The lines below are some of my favorite lines ever written. They are a big reason why I don't send my kids to public school. They are a big reason why I live the way I do. They are a big reason why I resist this culture. I read them to my son last week, and I'm eternally grateful for this. They should be read in high schools across the nation. Ever since first laying my eyes on them I have wanted to type them out so I have quick access to them. Well, this morning, I finally did it. After exactly 30 minutes of typing they are now copied to my computer. It's funny because my book is a signed copy from the author. This morning I noticed he signed his name on 2/19/04. That's almost 11 years to the day. I remember the day I got this book. I pulled up to the mailbox in my pic-up, opened the door, reached in and grabbed it out, then closed the door. I drove up to where I usually park my truck, shut it off, then proceeded to tear off the brown grocery bag paper covering it. I opened the book and didn't get out of my truck until my future wife asked if I was going to come in the house (Life was a little different for me back then). I had to be out there for well over an hour. From where I'm sitting right now I can look out the window that wasn't there at the time and see myself sitting there in the old pic-up that I'd recently bought of my dad reading these revolutionary lines. Gawd, what memories. What a place. It's good to be alive resisting.
Be careful when you read the lines below. You just might do something you never expect to do.
"There's really only one question in life, and only one lesson. This question is whispered endlessly to us from all directions. The moon asks it each night, as do the stars. It's asked by drops of rain that cling to the soft ends of cedar branches, and by teardrops that cluster at the fold of your nose or edge of your mouth. Frogs, flowers, stones, pieces of broken plastic, all ask this of each other, of themselves, and of you. The question: Who are you? The lesson: We're born or sprouted or hatched or congealed or we fall from the sky, we live, and then we die or are worn away or broken or disperse in a river, lake, or sea, ripples flowing outward to bounce back from the far shore. And in the meantime, in that middle, what are you going to do? How are you going to find, and be, who you are? Who are you, and what your going to do about it?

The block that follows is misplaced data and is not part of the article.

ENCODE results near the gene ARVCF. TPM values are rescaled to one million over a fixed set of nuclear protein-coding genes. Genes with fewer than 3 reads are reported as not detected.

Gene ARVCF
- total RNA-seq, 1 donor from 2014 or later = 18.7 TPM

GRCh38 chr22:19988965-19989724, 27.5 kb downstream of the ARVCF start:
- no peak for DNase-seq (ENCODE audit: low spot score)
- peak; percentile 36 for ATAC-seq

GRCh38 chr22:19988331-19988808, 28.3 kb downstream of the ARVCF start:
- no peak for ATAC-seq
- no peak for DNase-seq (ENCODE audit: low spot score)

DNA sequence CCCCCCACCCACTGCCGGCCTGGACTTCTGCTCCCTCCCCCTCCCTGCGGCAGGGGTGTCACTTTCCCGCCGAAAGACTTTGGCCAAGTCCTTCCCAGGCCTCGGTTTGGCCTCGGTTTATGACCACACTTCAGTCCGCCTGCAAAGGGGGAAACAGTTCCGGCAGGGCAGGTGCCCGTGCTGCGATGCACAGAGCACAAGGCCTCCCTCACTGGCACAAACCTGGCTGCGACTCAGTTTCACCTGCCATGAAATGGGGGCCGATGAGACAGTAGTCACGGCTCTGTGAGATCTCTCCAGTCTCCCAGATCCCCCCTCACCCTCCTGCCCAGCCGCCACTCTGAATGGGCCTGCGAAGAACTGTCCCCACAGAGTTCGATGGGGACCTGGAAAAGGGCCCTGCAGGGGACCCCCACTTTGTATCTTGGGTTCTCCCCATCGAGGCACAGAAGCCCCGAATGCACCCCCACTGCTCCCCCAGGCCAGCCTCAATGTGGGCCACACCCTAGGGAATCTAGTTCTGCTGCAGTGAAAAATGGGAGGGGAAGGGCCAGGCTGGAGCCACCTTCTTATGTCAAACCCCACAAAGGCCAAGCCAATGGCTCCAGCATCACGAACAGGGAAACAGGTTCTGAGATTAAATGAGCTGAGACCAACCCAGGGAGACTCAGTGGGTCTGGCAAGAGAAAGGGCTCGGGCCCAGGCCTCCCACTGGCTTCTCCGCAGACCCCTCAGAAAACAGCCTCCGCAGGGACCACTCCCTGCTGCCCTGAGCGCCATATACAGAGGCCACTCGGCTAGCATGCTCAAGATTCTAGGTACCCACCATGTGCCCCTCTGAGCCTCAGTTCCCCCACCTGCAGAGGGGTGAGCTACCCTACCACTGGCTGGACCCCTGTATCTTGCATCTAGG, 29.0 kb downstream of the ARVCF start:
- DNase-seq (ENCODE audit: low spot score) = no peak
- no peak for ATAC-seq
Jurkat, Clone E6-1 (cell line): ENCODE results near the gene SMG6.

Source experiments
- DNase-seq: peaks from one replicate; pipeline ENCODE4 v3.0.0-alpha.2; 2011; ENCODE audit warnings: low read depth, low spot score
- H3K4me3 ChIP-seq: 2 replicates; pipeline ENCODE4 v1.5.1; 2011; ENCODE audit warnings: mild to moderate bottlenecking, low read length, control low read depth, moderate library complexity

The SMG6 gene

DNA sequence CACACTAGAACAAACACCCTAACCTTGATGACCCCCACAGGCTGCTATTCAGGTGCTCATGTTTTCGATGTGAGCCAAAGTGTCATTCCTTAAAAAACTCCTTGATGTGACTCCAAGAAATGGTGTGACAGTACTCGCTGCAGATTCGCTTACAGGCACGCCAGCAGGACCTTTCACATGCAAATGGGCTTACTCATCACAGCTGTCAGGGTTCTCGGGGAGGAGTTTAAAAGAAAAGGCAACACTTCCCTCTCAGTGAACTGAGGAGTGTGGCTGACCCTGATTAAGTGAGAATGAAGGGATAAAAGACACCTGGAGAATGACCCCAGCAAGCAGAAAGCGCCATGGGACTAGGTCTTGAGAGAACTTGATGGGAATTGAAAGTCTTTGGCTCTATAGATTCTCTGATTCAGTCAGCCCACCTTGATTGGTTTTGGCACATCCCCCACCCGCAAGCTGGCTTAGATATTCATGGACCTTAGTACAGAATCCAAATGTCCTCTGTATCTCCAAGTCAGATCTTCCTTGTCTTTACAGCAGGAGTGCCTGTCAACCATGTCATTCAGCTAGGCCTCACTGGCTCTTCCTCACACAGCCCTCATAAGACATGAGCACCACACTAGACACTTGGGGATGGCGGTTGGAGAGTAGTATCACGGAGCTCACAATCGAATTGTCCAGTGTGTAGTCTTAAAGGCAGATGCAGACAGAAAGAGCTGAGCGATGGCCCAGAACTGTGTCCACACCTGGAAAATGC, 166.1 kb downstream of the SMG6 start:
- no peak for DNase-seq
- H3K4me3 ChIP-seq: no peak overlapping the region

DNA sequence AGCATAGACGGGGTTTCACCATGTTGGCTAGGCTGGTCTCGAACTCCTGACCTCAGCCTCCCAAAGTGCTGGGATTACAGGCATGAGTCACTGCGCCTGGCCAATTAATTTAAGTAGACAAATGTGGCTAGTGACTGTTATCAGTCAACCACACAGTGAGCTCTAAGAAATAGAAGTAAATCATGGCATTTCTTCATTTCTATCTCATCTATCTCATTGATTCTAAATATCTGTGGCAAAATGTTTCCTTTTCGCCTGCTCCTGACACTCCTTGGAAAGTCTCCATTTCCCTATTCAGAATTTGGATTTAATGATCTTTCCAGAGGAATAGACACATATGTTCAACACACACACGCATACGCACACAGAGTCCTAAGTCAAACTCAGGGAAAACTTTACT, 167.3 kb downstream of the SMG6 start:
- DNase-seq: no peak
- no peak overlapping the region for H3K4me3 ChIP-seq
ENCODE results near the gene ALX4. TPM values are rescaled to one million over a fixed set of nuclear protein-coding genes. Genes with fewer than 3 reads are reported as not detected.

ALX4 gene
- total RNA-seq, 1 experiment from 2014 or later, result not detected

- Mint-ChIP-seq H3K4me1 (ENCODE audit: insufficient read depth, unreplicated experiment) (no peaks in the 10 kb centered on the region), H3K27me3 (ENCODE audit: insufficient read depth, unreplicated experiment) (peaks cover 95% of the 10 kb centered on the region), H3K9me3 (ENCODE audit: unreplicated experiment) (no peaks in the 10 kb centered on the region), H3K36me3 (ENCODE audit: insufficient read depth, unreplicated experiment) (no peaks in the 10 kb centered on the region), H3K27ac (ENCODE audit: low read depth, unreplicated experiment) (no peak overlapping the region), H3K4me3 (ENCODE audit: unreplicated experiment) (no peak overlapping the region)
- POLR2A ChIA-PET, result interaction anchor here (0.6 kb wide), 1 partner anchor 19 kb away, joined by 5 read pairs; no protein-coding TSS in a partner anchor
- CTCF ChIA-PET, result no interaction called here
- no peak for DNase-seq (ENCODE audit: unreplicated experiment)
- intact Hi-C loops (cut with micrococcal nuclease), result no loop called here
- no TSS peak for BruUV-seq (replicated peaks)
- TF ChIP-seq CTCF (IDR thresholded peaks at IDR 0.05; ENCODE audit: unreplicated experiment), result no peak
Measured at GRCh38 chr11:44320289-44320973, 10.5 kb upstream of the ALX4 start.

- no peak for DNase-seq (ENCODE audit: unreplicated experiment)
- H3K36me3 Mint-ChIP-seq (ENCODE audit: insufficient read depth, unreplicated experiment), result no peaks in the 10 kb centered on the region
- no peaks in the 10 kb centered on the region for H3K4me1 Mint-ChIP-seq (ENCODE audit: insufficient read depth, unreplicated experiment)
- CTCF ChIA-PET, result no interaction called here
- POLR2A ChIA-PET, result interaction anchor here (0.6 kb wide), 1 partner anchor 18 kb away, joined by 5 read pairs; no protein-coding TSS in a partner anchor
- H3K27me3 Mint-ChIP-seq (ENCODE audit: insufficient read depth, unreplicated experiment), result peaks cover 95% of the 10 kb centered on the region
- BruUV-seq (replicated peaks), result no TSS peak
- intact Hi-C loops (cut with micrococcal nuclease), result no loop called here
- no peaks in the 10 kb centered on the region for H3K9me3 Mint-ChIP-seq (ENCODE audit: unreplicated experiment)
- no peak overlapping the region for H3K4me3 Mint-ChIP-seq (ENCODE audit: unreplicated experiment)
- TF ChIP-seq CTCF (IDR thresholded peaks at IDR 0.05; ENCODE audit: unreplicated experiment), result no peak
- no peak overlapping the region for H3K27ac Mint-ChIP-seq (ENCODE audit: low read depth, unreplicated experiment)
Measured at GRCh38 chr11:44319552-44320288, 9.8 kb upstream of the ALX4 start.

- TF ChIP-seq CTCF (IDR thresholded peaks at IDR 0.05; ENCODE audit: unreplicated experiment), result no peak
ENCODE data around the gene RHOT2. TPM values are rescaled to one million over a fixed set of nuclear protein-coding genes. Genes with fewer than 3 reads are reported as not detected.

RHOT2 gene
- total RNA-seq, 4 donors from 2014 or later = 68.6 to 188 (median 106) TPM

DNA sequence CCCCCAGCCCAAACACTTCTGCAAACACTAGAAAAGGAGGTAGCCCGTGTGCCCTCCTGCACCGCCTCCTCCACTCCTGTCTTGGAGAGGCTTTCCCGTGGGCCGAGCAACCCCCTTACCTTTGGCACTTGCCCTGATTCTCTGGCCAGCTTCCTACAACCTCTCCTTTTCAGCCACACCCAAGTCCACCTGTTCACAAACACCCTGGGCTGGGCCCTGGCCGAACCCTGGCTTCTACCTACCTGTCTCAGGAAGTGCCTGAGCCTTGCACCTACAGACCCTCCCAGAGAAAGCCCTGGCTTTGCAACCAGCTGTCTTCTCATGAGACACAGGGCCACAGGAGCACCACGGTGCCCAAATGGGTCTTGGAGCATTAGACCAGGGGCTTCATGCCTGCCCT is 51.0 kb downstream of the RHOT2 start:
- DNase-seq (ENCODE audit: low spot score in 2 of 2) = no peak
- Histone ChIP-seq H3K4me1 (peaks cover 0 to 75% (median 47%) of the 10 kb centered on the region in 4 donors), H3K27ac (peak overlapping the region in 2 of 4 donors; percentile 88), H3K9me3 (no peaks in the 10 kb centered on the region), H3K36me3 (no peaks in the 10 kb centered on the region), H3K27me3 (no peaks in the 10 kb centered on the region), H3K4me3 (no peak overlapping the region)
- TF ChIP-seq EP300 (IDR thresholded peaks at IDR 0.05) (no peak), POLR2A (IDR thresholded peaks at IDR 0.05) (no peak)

"If modern industrial education--and more broadly industrial civilization--requires 'the subsumption of the individual,' that is, into a pliant workforce, then the most revolutionary thing we can do is follow our hearts, to manifest who we really are. And we are in desperate need of revolution, on all scales and in all ways, from the most personal to the most global, from the most serene to the most wrenching. We're killing the planet, we're killing each other, and we're killing ourselves.
"Our current system divorces us from our hearts and bodies and neighbors, from humanity and animality and embeddedness in the world we inhabit, from decency and even the most rudimentary intelligence. (How smart is it to destroy your own habitat? Who was the genius who came up with the idea of poisoning our own food, water, and air?) I've heard defenders of this system say that following one's heart is not a good enough moral compass, that Hitler was following his heart when he tried to conquer the world, tried to rid the world of those he deemed unworthy. But Hitler was no more following his heart than any of the rest of us who blindly contribute to a culture that is accomplishing what Hitler desired but could not himself bring to completion. The truth is--as I have shown elsewhere, exhaustively and exhaustingly--that is only through the most outrageous violations of our hearts and minds and bodies that we are inculcated into a system where it can be made to make sense to some part of our twisted and torn psyches to perpetuate a way of being based on the exploitation, immiseration, and elimination of everyone and everything we can get our hands on.
"Within this context, the question the whole world asks at every moment cannot help but also be the most dangerous: Who are you? Who are you, really? Beneath the trappings and traumas that clutter and characterize our lives, who are you, and what do you want to do with the so-short live you've been given? We could not live the way we do unless we avoided that question, forced others to avoid placing that question in front of us, and in fact attempted to destroy those who do.
"As we see." (Derrick Jensen, Pg. 41-42, Walking on Water: Reading, Writing and Revolution)